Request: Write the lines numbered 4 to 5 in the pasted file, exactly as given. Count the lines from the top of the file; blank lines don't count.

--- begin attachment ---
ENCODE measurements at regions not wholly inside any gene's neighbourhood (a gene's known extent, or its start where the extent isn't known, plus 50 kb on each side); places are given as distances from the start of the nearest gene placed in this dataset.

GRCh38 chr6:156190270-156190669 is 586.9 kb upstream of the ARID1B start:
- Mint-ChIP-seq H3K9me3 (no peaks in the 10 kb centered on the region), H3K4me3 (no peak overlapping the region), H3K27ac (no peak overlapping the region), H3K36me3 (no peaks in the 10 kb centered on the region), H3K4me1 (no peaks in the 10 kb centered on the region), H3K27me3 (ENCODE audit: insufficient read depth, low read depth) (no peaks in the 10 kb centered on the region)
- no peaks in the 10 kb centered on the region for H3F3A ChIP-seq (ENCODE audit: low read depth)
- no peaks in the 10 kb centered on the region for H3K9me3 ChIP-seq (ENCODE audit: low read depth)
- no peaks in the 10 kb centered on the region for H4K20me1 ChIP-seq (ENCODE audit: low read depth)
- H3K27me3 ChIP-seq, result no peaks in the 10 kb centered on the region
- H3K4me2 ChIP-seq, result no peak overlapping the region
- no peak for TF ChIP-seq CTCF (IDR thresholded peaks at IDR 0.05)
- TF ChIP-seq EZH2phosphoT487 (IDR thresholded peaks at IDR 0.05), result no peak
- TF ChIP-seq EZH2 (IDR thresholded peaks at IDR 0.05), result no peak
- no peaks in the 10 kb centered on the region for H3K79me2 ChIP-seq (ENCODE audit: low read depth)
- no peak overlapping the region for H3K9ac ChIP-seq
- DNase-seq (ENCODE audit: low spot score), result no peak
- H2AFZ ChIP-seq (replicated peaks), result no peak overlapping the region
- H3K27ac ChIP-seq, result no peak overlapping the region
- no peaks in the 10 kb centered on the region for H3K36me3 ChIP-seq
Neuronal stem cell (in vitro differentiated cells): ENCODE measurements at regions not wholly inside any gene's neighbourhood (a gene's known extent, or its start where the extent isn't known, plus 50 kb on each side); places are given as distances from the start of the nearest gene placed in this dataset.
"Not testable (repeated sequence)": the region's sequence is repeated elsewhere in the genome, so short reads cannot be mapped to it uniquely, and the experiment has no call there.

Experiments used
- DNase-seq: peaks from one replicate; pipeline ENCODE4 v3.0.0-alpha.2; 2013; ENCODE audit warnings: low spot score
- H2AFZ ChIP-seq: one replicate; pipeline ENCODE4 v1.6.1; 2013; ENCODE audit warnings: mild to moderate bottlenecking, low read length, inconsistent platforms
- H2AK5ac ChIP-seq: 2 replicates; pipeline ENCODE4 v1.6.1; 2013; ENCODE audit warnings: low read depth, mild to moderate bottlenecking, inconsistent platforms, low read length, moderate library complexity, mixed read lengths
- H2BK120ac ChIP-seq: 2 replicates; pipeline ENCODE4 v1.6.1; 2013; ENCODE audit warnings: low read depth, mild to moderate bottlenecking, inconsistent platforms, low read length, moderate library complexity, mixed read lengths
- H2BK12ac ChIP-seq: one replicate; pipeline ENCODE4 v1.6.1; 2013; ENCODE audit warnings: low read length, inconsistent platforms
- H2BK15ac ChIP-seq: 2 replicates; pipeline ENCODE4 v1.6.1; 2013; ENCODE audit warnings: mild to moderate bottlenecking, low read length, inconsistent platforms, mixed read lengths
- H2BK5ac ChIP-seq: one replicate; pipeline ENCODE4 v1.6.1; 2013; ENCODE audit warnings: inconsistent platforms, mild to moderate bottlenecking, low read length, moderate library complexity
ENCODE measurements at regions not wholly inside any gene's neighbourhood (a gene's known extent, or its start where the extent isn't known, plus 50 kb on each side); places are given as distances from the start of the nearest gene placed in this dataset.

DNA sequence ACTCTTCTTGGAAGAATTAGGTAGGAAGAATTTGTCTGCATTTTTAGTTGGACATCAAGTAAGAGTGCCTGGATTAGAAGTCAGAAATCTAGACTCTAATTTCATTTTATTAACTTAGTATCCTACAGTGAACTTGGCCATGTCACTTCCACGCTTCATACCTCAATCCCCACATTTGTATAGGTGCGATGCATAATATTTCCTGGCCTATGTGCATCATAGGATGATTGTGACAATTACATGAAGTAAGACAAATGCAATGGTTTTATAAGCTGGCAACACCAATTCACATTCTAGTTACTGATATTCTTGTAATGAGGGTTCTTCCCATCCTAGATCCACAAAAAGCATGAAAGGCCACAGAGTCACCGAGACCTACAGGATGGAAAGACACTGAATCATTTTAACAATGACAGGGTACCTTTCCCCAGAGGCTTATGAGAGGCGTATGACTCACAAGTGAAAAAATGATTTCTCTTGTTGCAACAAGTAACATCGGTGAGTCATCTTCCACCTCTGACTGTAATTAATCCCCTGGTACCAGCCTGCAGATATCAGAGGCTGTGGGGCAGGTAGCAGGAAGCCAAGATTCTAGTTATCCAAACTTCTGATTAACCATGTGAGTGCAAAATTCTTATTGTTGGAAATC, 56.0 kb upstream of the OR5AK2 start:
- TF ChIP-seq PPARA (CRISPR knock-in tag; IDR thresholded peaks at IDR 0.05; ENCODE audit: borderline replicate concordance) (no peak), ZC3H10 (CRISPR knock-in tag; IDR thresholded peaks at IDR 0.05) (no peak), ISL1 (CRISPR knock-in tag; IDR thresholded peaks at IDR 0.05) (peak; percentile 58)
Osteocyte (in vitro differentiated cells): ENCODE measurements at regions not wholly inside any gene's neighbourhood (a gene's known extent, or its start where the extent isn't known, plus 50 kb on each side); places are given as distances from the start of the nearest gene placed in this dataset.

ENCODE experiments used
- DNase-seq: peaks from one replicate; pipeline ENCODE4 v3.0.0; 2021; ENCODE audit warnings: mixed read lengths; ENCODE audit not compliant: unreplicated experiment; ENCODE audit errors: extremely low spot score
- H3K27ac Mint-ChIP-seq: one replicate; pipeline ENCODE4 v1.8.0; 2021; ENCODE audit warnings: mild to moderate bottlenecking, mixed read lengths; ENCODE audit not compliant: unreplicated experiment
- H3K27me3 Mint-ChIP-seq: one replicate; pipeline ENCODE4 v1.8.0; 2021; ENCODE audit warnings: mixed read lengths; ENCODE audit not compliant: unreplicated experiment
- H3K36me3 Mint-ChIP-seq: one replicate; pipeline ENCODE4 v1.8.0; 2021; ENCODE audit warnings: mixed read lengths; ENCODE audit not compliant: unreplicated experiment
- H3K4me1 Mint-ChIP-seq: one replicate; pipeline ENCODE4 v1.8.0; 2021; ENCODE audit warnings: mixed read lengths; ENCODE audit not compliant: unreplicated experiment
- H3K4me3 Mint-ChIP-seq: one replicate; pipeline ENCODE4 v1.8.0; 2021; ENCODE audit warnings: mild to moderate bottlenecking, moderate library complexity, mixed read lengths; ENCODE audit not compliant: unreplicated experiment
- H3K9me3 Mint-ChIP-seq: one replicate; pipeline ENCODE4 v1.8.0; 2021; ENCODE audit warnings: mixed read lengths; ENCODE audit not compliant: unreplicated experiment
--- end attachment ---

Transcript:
- no peaks in the 10 kb centered on the region for H3F3A ChIP-seq (ENCODE audit: low read depth)
- no peaks in the 10 kb centered on the region for H3K9me3 ChIP-seq (ENCODE audit: low read depth)